She added that a few of the earlier studies had shown that the vitamin had no apparent effect on this specific type of cancer. However, the present study was conducted to see the effects on women of all sizes and the results suggest that vitamin D could indeed negate the risks of endometrial cancer due to obesity.

The exact mechanism of diminishing the risk factor remains undecided as of now but Hilakivi-Clarke believes that the vitamin could counteract some of the associated harmful factors linked to obesity like insulin resistance which in turn increases cancer risk.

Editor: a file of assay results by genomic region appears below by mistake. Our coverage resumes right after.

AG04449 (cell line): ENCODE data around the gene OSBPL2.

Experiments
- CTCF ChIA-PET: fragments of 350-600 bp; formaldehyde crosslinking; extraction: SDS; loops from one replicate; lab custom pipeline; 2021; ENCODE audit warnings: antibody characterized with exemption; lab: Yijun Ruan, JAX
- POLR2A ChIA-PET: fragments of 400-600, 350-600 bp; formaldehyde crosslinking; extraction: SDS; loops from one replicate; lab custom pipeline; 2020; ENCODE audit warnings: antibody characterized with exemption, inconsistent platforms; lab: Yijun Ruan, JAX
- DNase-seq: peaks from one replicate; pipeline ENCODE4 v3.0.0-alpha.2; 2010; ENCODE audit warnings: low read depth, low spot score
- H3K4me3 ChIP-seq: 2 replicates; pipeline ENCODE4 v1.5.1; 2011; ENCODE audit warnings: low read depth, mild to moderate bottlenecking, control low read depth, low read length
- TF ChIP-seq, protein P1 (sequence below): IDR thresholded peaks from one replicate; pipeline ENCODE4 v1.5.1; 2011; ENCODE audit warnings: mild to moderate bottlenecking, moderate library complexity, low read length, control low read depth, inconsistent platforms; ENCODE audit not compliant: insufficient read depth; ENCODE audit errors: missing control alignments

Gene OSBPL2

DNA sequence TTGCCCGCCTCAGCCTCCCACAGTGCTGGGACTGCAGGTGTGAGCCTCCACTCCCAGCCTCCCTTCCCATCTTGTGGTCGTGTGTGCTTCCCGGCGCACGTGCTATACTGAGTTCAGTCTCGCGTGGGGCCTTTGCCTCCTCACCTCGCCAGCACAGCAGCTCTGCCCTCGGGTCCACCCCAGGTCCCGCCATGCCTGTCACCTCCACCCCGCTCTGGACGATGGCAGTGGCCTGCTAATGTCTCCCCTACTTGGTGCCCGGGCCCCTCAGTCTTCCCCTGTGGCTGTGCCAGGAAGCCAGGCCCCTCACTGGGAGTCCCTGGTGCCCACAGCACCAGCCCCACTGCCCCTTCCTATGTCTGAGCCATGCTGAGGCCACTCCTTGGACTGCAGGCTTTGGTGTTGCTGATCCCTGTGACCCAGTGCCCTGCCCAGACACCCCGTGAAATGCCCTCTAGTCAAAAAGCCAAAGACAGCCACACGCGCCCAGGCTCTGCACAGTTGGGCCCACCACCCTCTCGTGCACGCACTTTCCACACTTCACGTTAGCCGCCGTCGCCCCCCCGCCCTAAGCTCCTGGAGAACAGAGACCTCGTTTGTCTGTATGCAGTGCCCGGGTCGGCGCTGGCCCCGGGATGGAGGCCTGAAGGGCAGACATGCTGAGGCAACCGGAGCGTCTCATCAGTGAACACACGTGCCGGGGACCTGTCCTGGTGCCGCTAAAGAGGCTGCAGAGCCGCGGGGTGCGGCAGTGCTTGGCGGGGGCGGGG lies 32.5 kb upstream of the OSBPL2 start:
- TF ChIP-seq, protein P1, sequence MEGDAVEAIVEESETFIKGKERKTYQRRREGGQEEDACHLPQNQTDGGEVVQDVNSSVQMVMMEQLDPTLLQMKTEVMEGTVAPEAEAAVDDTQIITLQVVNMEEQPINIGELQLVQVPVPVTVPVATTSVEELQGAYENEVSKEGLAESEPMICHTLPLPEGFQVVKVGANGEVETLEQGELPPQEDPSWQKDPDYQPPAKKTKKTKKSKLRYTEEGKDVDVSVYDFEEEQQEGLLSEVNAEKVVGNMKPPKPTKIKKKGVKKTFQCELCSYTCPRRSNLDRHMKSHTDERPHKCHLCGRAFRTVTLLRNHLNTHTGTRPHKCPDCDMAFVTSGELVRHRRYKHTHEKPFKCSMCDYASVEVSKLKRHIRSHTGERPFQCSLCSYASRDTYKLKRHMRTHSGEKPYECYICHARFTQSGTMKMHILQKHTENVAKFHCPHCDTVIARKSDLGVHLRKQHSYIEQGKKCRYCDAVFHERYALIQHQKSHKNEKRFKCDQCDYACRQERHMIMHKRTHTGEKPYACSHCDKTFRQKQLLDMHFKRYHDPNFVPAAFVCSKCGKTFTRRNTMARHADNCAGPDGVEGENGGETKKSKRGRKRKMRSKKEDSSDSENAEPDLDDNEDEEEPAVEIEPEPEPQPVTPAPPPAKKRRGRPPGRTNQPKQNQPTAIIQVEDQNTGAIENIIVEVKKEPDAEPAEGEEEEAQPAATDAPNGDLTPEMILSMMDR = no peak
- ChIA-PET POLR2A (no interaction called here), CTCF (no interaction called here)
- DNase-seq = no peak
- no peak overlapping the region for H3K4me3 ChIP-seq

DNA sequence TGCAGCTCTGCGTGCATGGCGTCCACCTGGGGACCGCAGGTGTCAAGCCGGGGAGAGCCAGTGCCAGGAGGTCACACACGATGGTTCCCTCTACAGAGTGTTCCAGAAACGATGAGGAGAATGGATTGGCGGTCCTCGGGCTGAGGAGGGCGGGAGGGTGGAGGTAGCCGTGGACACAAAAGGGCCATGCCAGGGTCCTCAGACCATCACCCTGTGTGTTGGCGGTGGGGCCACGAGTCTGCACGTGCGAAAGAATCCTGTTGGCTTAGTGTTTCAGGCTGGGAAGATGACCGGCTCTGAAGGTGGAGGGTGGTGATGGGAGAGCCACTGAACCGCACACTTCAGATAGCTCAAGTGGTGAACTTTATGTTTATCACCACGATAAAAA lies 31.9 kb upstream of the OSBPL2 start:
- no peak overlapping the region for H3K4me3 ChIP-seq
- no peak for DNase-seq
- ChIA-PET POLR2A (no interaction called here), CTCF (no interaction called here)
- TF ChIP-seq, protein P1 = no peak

Cancer Prevention Research Journal: Study published 21st September, 2010.

A special issue of the European Journal of Cancer commented on the increased incidence of cancer despite the mortality rate from cancer being reduced considerably. The figures show an increase from 2.1 million cases in 2002 to a staggering 2.8 million in 2008. The economic recession will also affect the amount of money going into cancer research, feels Dr. José M. Martin-Moreno and his colleagues of the University of Valencia, Spain. The donations from public organizations have gone down, along with substantial cut backs in cancer research projects by various pharmaceutical companies.